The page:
Biography: Dr. Gabriela Mogos received Ph.D. in Informatics at Alexandru Ioan Cuza University of Iasi, Romania.
She received a postdoctoral fellowship at University of Oradea, Romania. Currently she is a Foreign expert at Computer Science Department, Hunan University of Arts and Science, Changde, China.
Her interests and research activities over the past ten years have mainly centred around a quantum cryptography, with an emphasis on design of new quantum algorithms and quantum cryptographic protocols. Also, her interest was directed in embedding the quantum-safe equipment in large networks, simultaneously with the development of the software applications, to be able to replace gradually the existing classical equipment which become vulnerable.
Dr. Mogos has over 40 publications, 3 books, and, has acted as principal investigator and co-investigator in international and national research projects.
Topic: Quantum Era Security Times
Abstract: Quantum cryptography and especially Quantum Key Distribution has triggered intense and prolific research works during the past twenty years and now progresses to maturity. The essential interest of Quantum Key Distribution, that is intrinsically linked to the “quantumness” of the signals exchanged on the quantum channel, is that any eavesdropping, on the line can be detected. This property leads to cryptographic properties that cannot be obtained by classical techniques; this property allows to perform Key Establishment with an extremely high security standard which is known as unconditional or information-theoretic security.
This keynote presentation will explore Quantum cryptography in the 21st century and discuss its key concepts, opportunities and challenges based on experience and perspective.
Biography: Dr. Peng-Sheng Wei received Ph.D. in Mechanical Engineering Department at University of California, Davis, in 1984. He has been a professor in the Department of Mechanical and Electro-Mechanical Engineering of National Sun Yat-Sen University, Kaohsiung, Taiwan, since 1989. Dr. Wei has contributed to advancing the understanding of and to the applications of electron and laser beam, plasma, and resistance welding through theoretical analyses coupled with verification experiments. Investigations also include studies of their thermal and fluid flow processes, and formations of the defects such as humping, rippling, spiking and porosity. Dr. Wei has published more than 80 journal papers, and delivered more than 90 times of Keynote or Invited Speeches in international conferences. He is a Fellow of AWS (2007), and a Fellow of ASME (2000). He also received the Outstanding Research Achievement Awards from both the National Science Council (2004), and NSYSU (1991, 2001, 2004), the Outstanding Scholar Research Project Winner Award from National Science Council (2008), the Adams Memorial Membership Award from AWS (2008), the Warren F. Savage Memorial Award from AWS (2012), and the William Irrgang Memorial Award from AWS (2014). He has been the Xi-Wan Chair Professor of NSYSU since 2009, and Invited Distinguished Professor in the Beijing University of Technology, China, during 2015-2017.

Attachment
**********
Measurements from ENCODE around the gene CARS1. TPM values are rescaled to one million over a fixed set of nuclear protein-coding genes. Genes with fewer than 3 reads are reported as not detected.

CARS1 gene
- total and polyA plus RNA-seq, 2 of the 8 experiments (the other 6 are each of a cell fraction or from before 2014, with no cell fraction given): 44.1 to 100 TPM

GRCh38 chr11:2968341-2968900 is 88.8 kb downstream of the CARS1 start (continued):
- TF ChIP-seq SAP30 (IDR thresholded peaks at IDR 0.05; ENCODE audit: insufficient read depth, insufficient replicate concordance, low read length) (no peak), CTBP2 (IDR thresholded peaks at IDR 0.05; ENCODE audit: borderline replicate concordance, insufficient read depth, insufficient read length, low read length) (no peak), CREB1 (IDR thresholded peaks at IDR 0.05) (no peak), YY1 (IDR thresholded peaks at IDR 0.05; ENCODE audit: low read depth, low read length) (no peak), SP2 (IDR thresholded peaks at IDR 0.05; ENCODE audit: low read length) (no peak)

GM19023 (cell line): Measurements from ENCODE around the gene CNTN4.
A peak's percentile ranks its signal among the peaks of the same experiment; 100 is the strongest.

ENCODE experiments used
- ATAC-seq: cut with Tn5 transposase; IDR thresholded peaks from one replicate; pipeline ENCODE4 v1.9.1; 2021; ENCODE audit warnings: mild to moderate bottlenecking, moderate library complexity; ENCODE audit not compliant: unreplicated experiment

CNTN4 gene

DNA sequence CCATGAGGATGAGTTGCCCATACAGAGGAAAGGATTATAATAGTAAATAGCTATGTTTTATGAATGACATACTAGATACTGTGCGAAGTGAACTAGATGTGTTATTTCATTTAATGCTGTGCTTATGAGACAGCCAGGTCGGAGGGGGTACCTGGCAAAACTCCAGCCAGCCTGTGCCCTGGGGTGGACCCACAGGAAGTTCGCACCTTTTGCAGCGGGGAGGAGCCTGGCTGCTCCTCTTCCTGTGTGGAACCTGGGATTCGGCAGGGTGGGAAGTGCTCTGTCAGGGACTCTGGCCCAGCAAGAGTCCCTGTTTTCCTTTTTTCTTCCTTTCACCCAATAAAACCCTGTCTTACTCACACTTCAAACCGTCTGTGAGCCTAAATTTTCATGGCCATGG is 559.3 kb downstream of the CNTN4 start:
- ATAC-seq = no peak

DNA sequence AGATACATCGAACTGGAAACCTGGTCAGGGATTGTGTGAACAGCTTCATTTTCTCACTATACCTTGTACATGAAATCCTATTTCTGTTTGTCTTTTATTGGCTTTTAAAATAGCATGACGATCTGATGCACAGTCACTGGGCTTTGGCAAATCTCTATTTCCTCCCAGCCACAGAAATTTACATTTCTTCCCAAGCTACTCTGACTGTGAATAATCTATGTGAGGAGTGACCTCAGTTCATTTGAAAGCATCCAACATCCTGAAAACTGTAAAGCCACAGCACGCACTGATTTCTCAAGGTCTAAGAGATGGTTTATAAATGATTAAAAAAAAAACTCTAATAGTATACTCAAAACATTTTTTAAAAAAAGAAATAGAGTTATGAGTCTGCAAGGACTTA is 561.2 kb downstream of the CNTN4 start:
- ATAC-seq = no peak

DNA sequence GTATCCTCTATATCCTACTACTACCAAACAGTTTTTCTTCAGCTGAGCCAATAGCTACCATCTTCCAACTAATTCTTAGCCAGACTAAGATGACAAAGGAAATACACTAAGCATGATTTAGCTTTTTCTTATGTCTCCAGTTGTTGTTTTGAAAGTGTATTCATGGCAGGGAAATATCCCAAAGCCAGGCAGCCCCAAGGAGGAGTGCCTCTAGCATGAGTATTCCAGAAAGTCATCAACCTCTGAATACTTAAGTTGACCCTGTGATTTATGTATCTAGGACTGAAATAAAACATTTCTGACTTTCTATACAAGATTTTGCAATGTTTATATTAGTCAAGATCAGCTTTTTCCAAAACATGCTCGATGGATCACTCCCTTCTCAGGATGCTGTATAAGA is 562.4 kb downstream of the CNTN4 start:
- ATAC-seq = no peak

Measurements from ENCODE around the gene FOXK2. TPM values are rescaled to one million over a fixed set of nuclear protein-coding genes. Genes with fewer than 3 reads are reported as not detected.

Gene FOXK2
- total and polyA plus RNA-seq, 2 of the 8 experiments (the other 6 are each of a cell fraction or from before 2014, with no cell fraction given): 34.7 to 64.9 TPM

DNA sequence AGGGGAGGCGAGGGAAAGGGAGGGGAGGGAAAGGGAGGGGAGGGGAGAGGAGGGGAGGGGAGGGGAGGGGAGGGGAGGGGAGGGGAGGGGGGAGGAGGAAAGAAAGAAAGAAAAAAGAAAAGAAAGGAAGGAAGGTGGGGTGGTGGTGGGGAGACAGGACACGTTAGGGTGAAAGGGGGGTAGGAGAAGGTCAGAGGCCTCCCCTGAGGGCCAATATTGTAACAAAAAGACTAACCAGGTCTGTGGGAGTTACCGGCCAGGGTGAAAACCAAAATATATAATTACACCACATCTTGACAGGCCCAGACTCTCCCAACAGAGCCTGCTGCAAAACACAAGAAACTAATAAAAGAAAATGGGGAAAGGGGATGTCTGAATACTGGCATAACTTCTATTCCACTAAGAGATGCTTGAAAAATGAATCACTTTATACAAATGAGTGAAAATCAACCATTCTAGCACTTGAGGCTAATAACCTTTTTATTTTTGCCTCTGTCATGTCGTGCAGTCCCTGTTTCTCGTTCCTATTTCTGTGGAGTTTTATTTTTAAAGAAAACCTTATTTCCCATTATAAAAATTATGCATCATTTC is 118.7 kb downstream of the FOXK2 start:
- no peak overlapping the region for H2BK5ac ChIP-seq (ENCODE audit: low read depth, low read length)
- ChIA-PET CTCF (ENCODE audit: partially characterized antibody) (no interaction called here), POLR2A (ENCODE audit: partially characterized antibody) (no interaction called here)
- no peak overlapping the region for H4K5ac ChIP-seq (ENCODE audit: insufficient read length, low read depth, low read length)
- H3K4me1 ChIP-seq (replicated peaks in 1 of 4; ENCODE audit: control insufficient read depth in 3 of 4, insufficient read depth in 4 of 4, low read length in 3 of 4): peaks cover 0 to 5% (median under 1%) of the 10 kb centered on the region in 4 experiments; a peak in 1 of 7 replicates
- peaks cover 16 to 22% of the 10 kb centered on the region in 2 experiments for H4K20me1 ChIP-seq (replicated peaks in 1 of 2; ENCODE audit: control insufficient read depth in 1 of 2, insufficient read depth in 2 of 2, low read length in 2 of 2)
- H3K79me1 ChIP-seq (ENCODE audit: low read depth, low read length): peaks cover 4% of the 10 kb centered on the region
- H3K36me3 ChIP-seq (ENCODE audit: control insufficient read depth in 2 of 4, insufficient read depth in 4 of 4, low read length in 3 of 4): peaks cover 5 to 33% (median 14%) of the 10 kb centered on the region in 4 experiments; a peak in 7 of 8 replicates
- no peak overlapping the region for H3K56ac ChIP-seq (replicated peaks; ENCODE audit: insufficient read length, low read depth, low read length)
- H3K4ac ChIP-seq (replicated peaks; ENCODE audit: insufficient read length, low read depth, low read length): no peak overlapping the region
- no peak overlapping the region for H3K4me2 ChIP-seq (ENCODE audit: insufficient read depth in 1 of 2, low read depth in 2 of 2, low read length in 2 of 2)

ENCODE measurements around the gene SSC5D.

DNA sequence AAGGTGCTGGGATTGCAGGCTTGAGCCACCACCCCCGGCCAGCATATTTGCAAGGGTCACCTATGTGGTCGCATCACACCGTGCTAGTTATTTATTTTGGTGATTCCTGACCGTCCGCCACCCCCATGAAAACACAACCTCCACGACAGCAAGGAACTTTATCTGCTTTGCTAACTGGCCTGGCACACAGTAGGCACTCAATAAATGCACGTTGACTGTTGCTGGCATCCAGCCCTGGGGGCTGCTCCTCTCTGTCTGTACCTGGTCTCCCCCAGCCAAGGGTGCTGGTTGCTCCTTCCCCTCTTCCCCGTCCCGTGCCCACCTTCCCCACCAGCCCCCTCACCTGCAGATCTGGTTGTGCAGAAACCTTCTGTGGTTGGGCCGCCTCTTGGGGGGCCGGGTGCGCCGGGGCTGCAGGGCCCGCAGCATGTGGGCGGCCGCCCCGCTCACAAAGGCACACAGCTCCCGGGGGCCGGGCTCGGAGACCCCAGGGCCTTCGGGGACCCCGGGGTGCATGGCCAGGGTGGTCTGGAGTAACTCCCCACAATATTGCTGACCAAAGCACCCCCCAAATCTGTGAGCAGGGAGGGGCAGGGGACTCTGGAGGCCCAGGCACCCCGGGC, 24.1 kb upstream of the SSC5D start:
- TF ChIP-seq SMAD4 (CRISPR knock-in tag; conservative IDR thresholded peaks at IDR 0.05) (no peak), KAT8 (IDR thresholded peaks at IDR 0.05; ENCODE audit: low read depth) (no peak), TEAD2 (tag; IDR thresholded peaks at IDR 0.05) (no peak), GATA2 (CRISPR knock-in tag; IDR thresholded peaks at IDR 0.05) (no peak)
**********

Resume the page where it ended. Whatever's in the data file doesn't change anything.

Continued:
Topic: Mathematical Analysis of Bubble Dynamics Applied in Pore Shape Development in Solid
Abstract: Controlling states and growths of a tiny bubble (or a pendant drop) in a static liquid on a solid surface or orifice can be achieved by introducing general dimensionless phase diagrams by applying singular perturbation solutions with small Bond number of the Young-Laplace equation in the literature. Pore formation and its shape in solid influence not only microstructure of materials, but also contemporary issues of various sciences of biology, engineering, foods, geophysics and climate change, etc. In order to remove and control porosity, understanding its formation is important. This work parametrically presents general three-dimensional phase diagrams to describe development of the pore shape. The phase diagrams are found to be divided into three regions, depending on if the bubble surface contains an inflection point or neck. The general growth, departure and entrapment of a bubble thus can be described by path lines on diagrams by adjusting two of three dimensionless parameters governing the apex and base radii, and contact angle. Validity of this model is confirmed by comparing with available theoretical data, agreed with experimental results in the literature.